Chitty Chitty Bang Bang Rocks Brum


Lee Mead as Caractacus Potts in Chitty Chitty Bang Bang

Today I’m handing my blog over to best friend, editor, and fellow theatre fan, Jane. She and I spent the weekend in Birmingham. One of the things we did was go to the B’ham Hippodrome to see Chitty Chitty Bang Bang. Here’s her report:

When my best friend Geri suggested she publish my report about my latest theatre experience on her blog, I was flattered and delighted. I then spent ages staring at a blank page. It’s all very well writing for my own pleasure and to please a few friends – but writing for an audience that doesn’t know me!? Eek – that’s scary.

Don’t be daft. You’re great! — Geri.

Let me start my coming clean. I am a huge fan of Lee Mead (the musical theatre performer who won Andrew Lloyd Webber’s  TV search to find a leading man for his West End revival of Joseph and the Amazing Technicolour Dream Coat) and I go to see him on stage at every opportunity I get. Why do I admire him so much? I could fill Geri’s blog explaining.* Best just to spin on…  lee

*Or I could just show you this. G. –> 

Chitty Chitty Bang Bang. Birmingham Hippodrome. 17th and 18th of September. Lee’s final performances  as Caractacus Potts in the West Yorkshire Playhouse production.

I’ve been longing for Geri to see this show with me since I first saw it in Nottingham. I was sure she would love it! The role is absolutely perfect for Lee – and as for the rest of the cast, the set, the effects, the music, and the orchestra – there is nothing about this production I can’t praise.

We had a few friends joining us for the Saturday night show. Geri had flown from Ireland for the occasion, but the others also had longish journeys from various parts of the UK.

I had got all of us tickets for the front two rows. Being at the extreme left of the auditorium they were listed as “potentially restricted view”, but the alternative was to get seats in the centre of row J. I know, I know. Most theatre-goers would think central row J seats fantastic, but when I go to see Lee I want to be as near to the stage as possible, simply because I am short and don’t like running the risk of having a tall person in front of me. It’s nothing to do with wanting to see Lee up close. No not at all. (Am I convincing, Geri?).

No comment. G.

One great shame was that one of our gang was too poorly to join us. A fan from New York, who would otherwise have been seating in centre row J, (See! I’m not the only one who likes to get CLOSE) took her vacant seat.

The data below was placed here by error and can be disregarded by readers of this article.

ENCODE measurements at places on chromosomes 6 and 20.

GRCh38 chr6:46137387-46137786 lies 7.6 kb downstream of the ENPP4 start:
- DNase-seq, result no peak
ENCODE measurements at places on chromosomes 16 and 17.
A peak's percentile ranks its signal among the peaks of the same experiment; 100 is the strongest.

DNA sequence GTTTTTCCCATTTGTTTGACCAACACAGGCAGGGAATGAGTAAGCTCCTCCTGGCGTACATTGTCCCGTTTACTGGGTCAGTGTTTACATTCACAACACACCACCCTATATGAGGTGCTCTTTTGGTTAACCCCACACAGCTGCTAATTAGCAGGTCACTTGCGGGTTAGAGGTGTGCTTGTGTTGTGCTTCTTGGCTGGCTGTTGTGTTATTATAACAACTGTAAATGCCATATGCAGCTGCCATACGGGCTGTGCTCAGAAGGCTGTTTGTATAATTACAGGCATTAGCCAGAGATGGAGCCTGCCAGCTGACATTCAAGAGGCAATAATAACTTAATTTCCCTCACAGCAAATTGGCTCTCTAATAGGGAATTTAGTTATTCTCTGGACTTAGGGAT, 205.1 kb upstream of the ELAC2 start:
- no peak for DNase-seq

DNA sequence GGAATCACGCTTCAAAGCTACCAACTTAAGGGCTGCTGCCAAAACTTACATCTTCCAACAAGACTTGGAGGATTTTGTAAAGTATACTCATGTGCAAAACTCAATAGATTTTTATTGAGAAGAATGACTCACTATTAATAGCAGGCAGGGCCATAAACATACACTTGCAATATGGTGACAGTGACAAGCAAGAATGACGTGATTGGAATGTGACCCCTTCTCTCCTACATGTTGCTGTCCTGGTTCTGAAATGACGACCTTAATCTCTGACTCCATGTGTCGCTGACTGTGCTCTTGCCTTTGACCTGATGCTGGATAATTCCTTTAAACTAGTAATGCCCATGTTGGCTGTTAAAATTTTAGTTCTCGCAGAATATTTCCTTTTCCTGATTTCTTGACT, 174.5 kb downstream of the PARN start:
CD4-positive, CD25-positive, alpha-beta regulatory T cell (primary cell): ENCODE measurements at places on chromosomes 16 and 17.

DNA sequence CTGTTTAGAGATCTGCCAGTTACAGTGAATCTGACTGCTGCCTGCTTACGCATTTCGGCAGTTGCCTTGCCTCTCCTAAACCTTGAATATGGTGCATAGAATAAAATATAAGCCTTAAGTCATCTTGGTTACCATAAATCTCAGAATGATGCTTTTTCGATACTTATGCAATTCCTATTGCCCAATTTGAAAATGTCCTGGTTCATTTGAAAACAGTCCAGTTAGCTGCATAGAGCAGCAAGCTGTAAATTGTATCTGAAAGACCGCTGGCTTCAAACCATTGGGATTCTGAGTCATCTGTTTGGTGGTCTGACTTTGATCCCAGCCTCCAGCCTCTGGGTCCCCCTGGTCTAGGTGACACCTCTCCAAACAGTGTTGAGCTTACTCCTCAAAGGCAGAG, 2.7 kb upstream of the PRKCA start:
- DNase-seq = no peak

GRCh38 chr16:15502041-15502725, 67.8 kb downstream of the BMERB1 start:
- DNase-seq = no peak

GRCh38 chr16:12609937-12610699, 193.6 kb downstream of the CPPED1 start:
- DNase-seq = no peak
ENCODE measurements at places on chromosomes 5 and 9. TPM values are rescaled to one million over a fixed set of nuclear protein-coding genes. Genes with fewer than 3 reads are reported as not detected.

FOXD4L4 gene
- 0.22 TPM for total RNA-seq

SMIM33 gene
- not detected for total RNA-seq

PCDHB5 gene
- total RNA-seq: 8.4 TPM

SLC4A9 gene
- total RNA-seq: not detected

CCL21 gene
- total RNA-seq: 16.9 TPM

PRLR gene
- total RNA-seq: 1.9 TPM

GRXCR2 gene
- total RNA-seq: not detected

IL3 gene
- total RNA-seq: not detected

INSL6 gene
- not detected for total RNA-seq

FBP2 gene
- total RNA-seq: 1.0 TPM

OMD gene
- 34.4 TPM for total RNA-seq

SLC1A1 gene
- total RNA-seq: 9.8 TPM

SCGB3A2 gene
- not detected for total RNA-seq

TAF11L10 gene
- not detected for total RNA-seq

The house lights dimmed – the overture started…

Do you ever get anxious when you organise a trip to see a show? Even if you know nothing about it; even if all your mates are willing to ‘give it a try’, you can feel absurdly responsible for what’s happening on stage. If the show sucks you might find yourself apologising profusely. “Oh I’m so sorry – the reviews were glowing”.

When you have been raving about a show for five months, it bloomin’ well is your fault if you’ve raised your friends’ expectations.

No surprise then that I cast a few sideways glances at Geri as the show began. Was that a smile? Is she tapping her foot?

On came Lee, our congenial leading man, all flashing eyes and bouncing curls, looking decidedly handsome in his pre-Great War costume. When he sang his first song Teamwork, I was pleased to hear him in fine voice, unfaltering in tone — which is quite an achievement as he has to manhandle the wreck of a racing car around the stage as he’s singing.

Lee’s fans were highly excited when he got this part. OK, so he’d be taking on a role made famous by no lesser performer than Dick Van Dyke, which is a huge ask. We reckoned he’d be the perfect eccentric daddy. We’d seen his adorable affinity with child actors in Joseph and the Amazing Technicolor Dreamcoat, but his rapport with his on-stage offspring in this was remarkable.

Child actors can sometimes be less than convincing, but all the kids I have seen playing Jemima and  Jeremy in this production have been excellent.  That night’s Jeremy, with mop of dark wavy hair, might have a mini-Mead. My favourite little lady Lucy Sherman was on that night, too. I love her reactions and her comedic timing. That lass is one to watch!

Andy Hockley’s endearing Grandpa completed the Potts family. Oh no… Not quite! I’m forgetting Edison, the robot dog with his spatula ears and cute little hearth brush tail. Awww!

Carrie Hope Fletcher played  love-interest Truly Scrumptious throughout Lee’s run. I hadn’t heard of her before she joined the cast of Chitty but I’ll be keeping an eye out for whatever she does next. She’s a strong singer and a highly competent actress. She made a great foil for Lee’s Caractacus. They seemed to really enjoy their stage time together. That was evident on Saturday during Toot Sweets when certain of the sweets were less ‘tooty’ than usual and the two leads got the giggles.

The stage production doesn’t slavishly follow the film . Truly, for instance, is a much more feisty character than her screen counterpart, and the two Vulgarian spies (the Vulgarians are the bad guys in case you didn’t know) have been given much more to do – including their own song, Act English. It’s the funniest in the show and shamelessly milked for laughs by Sam Harrison and Scott Paige who are simply delightful.

But it’s the tender lullaby Hushabye Mountain that provides my favourite moment of the show. The scene starts with the most touching exchange between daddy and the kids, where they offer to sell their ‘treasures’ for him, which leads into a song of heartbreaking beauty which had the audience spellbound. Lee’s voice ebbed and flowed like the waves he sang of, rising and falling, and washing in so much emotion.

None of us Lee fans had any doubt that his Hushabye Mountain would be perfect, but that wasn’t the case for Me Ol Bamboo. Lee has always said that he can’t dance, and while we always thought he could dance a bit, he now had to tackle Van Dyke’s iconic dance routine. How would he manage?